Bachelor of Arts in Biology from the University of North Carolina at Chapel Hill
Dissertation Project: Investigating the Molecular Mechanisms of Direct Cardiac Reprogramming
My primary research interests are in stem cell biology and regenerative medicine.
To gain a solid foundation in developmental biology, I studied the role of nckap1 in neural tube development in the Bob Goldstein Lab while completing a BA in Biology at the University of North Carolina at Chapel Hill.
I joined BBSP in Fall 2012 and completed my first rotation with Scott Magness, where I worked with a novel biocompatible micro-fabricated scaffold for intestinal tissue engineering. I spent my second rotation with Joan Taylor investigating the Rho GTPase activating protein GRAF3 and its role in hypertension. Finally I rotated with and joined the lab of Li Qian.
The Qian Lab , is primarily interested in cell reprogramming, with an emphasis on direct cardiac reprogramming. The adult heart has little to no ability to regenerate after injury. Because heart disease is the number one killer worldwide, identifying novel approaches to repair or replace injured cardiac tissue is crucial. Cardiac fibroblasts, which comprise more than 50% of the cells in the heart, can be directly reprogrammed into functional, cardiomyocyte-like cells in vitro and in vivo. However, the molecular mechanisms underlying cardiac reprogramming are unknown and must be identified before this approach is a viable therapeutic option for patients.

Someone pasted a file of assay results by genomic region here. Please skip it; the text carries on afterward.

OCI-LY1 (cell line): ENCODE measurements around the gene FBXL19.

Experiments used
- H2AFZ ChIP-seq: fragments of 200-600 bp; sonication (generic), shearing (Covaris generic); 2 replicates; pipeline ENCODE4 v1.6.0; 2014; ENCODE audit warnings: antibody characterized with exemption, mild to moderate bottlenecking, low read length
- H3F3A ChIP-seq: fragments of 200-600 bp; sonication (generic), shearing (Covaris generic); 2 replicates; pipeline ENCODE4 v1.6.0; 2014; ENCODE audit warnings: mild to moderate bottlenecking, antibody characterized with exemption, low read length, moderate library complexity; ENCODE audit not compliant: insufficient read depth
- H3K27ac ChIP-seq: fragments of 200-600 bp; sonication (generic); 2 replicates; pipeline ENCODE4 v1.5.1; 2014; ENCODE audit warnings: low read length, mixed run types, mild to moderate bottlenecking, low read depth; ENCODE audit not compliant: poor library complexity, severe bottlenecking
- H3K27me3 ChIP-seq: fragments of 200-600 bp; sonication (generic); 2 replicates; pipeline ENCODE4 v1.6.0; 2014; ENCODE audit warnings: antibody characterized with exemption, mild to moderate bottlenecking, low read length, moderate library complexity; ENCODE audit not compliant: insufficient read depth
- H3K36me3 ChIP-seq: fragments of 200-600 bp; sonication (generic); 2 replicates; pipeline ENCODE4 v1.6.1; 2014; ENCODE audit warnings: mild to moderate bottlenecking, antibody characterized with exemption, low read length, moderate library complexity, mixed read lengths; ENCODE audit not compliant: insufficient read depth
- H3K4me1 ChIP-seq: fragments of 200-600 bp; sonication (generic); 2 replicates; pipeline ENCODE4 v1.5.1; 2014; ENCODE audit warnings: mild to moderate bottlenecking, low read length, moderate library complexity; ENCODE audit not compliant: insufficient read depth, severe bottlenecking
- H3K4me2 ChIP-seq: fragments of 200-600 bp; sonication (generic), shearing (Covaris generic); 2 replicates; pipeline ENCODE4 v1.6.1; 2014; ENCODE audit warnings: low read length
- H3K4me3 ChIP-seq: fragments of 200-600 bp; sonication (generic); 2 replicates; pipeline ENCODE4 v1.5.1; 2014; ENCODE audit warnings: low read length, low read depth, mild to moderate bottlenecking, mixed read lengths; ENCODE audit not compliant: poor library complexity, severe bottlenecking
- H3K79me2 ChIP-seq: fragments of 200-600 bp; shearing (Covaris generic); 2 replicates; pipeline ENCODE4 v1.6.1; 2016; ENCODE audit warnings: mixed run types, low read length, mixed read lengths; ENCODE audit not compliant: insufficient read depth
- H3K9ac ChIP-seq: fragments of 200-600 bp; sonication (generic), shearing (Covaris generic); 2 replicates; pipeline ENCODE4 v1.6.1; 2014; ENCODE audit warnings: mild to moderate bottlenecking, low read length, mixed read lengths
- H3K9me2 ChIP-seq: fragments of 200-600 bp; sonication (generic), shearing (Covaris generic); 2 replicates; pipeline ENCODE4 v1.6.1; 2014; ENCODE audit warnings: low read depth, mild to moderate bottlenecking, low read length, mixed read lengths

Through my research, I seek to elucidate the molecular mechanisms that drive cardiac reprogramming, as well as optimize reprogramming efficiency.
To learn more, visit Kim’s website.